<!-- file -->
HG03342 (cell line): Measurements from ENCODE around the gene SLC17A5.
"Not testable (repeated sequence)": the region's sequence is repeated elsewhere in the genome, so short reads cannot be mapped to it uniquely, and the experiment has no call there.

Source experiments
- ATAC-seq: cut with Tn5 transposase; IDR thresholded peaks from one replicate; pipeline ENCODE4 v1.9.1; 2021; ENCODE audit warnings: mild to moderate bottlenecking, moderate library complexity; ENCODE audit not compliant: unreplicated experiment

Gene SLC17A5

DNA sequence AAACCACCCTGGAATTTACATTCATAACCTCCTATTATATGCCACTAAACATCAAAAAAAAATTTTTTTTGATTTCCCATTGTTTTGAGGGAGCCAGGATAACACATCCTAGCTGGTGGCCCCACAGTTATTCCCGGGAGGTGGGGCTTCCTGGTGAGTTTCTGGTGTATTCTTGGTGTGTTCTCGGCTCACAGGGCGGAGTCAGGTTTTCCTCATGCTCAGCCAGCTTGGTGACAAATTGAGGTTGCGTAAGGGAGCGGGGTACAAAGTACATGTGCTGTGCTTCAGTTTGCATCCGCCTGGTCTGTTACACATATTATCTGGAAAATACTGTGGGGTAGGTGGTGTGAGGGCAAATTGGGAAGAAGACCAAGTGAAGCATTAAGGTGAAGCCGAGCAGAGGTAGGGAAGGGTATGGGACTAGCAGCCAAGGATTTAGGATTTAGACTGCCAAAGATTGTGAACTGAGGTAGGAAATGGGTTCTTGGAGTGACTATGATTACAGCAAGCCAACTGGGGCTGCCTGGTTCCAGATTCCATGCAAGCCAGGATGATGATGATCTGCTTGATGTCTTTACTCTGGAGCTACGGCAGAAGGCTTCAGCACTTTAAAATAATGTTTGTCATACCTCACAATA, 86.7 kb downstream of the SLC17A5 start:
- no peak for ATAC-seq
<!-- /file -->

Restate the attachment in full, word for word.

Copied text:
HG03342 (cell line): Measurements from ENCODE around the gene SLC17A5.
"Not testable (repeated sequence)": the region's sequence is repeated elsewhere in the genome, so short reads cannot be mapped to it uniquely, and the experiment has no call there.

Source experiments
- ATAC-seq: cut with Tn5 transposase; IDR thresholded peaks from one replicate; pipeline ENCODE4 v1.9.1; 2021; ENCODE audit warnings: mild to moderate bottlenecking, moderate library complexity; ENCODE audit not compliant: unreplicated experiment

Gene SLC17A5

DNA sequence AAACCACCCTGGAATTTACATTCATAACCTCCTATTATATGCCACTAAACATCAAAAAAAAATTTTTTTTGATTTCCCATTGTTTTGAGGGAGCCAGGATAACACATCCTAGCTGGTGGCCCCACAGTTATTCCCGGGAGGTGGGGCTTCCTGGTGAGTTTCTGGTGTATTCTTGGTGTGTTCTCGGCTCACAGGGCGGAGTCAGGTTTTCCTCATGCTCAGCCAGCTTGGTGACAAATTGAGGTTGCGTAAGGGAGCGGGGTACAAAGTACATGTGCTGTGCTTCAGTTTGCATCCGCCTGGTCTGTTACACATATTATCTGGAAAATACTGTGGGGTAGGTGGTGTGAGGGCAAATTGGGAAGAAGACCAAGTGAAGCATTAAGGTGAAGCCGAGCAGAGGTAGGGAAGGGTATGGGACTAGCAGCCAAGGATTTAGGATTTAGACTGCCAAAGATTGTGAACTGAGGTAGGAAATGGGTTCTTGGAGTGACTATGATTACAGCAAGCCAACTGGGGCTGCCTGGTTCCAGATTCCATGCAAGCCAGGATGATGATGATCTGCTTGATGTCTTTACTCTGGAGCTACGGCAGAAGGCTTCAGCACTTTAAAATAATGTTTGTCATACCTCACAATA, 86.7 kb downstream of the SLC17A5 start:
- no peak for ATAC-seq